Ad budgets will get tighter

Whenever there are economic problems, ad budgets start to dry up. Why? It’s one of the more liquid budgets in that the costs aren’t really fixed.

This will have an immediate impact on publishers over the next couple of quarters. We’re already seeing it.

The Wall Street Journal reported back on March 5th that the impact of Coronavirus on advertising was starting to become a problem. It reported:

U.K. broadcaster ITV PLC became one of the first to raise the alarm, when it warned Thursday that the impact of reduced advertising spending from the leisure and tourism industry would hurt its outlook. That sent its stock down 10% in London, and extended its rout this year to 32%.

Businesses are paring back ad spending amid a widespread cancellation in travel plans, as people back out of planned cruises and holidays as new epicenters emerge globally for the disease. Cuts to this kind of discretionary spending, a metric of companies’ confidence that is often closely watched by investors, can sometimes signal that there may be deepening concerns about coming corporate earnings.

The New York Times also issued a regulatory filing that suggest things could become problematic. The Times revealed in the filing:

However, we are seeing a slowdown in international and domestic advertising bookings, which we associate with uncertainty and anxiety about the virus. We therefore now expect total advertising revenues to decline in the mid-teens in the current quarter, with digital advertising revenues expected to decline 10%. We remain broadly in line with all the other guidance numbers we gave in the call in early February.”

I expect the numbers to be a lot worse now that companies are realizing just how bad things are getting.

I’ve had a few conversations with media companies over the past few days and they’re all saying the same thing: things are tightening up. I would be surprised if any of these companies bring on any new employees. Why would they? With economic uncertainty, not adding fixed costs—salaries—is important.

How bad could it get?

Joshua Benton from Nieman Lab published a great piece on the impact of Coronavirus on media from a business perspective. One part worth calling out:

The news industry has long been unusually responsive to the broader economy; advertising gets cut more quickly than overall spending does. (In 2009, U.S. ad spend dropped 12 percent, significantly more than the 2.5 percent decline in the overall economy. That responsiveness is why the classic chart of newspaper advertising is so wavy even decades before the web came along.)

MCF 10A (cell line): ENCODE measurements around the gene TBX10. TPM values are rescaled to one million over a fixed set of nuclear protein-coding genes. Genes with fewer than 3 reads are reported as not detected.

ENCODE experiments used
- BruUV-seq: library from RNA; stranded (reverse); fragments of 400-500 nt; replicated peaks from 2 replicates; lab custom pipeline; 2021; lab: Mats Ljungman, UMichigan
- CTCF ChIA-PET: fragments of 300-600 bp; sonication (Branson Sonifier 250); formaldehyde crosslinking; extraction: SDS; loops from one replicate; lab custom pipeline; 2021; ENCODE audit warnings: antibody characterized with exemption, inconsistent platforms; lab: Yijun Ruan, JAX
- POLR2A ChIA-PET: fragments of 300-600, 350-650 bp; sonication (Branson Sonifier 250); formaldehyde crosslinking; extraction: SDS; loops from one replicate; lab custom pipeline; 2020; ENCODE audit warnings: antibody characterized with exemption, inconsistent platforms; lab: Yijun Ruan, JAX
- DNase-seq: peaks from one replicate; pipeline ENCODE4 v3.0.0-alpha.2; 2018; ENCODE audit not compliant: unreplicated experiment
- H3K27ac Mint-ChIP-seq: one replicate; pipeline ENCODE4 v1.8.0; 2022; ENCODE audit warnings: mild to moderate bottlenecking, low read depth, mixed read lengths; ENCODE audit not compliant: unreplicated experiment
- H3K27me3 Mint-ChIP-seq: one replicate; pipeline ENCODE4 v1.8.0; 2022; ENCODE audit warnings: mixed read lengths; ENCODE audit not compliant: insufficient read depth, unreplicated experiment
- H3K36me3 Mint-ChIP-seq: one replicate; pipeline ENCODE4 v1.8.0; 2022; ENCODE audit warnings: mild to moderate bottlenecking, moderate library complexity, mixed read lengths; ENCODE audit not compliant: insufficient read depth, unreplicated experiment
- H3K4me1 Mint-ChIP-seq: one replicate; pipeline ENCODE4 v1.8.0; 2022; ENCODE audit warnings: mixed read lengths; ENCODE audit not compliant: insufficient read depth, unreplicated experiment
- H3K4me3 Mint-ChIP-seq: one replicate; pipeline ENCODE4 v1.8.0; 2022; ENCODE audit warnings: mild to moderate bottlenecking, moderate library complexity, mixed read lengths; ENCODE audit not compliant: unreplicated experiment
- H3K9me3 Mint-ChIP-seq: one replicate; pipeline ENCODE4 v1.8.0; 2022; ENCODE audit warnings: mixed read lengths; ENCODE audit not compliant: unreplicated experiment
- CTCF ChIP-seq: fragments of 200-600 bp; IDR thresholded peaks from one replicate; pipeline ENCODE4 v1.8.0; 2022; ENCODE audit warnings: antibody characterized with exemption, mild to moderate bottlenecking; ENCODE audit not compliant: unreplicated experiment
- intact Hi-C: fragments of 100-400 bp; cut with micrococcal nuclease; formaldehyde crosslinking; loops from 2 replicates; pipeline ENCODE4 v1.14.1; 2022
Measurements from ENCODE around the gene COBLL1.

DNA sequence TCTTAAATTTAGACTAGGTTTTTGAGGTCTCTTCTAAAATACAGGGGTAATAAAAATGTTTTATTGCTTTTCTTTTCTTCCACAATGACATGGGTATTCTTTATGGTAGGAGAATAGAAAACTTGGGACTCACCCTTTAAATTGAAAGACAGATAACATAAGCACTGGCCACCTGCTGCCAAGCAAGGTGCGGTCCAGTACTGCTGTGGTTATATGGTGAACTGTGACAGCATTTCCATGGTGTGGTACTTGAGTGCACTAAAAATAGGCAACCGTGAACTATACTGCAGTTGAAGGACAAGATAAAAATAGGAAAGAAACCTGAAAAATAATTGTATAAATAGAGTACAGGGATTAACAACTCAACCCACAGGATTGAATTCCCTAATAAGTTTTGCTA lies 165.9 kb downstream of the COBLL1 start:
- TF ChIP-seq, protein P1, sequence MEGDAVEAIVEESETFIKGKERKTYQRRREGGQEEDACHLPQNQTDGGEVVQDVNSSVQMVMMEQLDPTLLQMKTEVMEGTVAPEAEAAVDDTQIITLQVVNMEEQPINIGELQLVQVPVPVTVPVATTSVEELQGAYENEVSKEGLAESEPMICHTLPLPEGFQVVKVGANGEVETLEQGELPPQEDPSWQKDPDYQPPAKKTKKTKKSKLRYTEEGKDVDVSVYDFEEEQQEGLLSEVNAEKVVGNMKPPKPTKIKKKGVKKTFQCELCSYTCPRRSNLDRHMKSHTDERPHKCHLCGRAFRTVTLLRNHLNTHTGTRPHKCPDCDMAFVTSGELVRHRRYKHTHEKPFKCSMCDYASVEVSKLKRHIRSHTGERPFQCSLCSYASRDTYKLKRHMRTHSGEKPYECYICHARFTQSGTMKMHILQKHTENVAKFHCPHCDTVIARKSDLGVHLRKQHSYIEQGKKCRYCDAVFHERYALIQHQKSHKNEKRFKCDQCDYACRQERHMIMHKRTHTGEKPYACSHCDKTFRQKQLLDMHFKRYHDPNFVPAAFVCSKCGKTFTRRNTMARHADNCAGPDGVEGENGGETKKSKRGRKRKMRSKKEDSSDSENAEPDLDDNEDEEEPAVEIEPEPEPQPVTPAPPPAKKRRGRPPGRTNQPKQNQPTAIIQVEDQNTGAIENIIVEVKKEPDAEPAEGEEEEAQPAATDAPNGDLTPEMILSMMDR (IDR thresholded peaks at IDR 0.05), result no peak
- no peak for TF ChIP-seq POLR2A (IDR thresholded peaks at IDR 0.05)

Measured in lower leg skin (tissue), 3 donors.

AdAge put together a chart to show the impact of the last recession on ad spend.

Obviously, those 2020 and 2021 numbers were just forecasts and they’re likely completely blown. Will we see advertising pull back as much as 2009? While I can’t predict how far it’ll pull back, expect that it will pull back.

What comes next?

I’ve heard a lot of talk about war these past few days. A colleague used to phrase “war room” multiple times in conversation. New York City’s Mayor said war in a press conference. People are talking about war time CEOs.

What comes next is hard to predict anytime we see one of these economic situations. Some are saying that this is a different type of financial crisis than the 2008-09. I’m no economist.

I’m no economist, but if the economy constricts due to people being quarantined for weeks or months, the impact on media could be significant.

Times are going to be tough. Budgets are going to dry up. For the media companies that got profitable on the back of truly diversified revenue streams, kept a strong reserve of cash in the bank, and didn’t over-lever, this will be a difficult, but surviving time. For those that never got profitable, relied entirely on advertising and borrowed a ton of money, such as Vice, well, I’d be a little worried.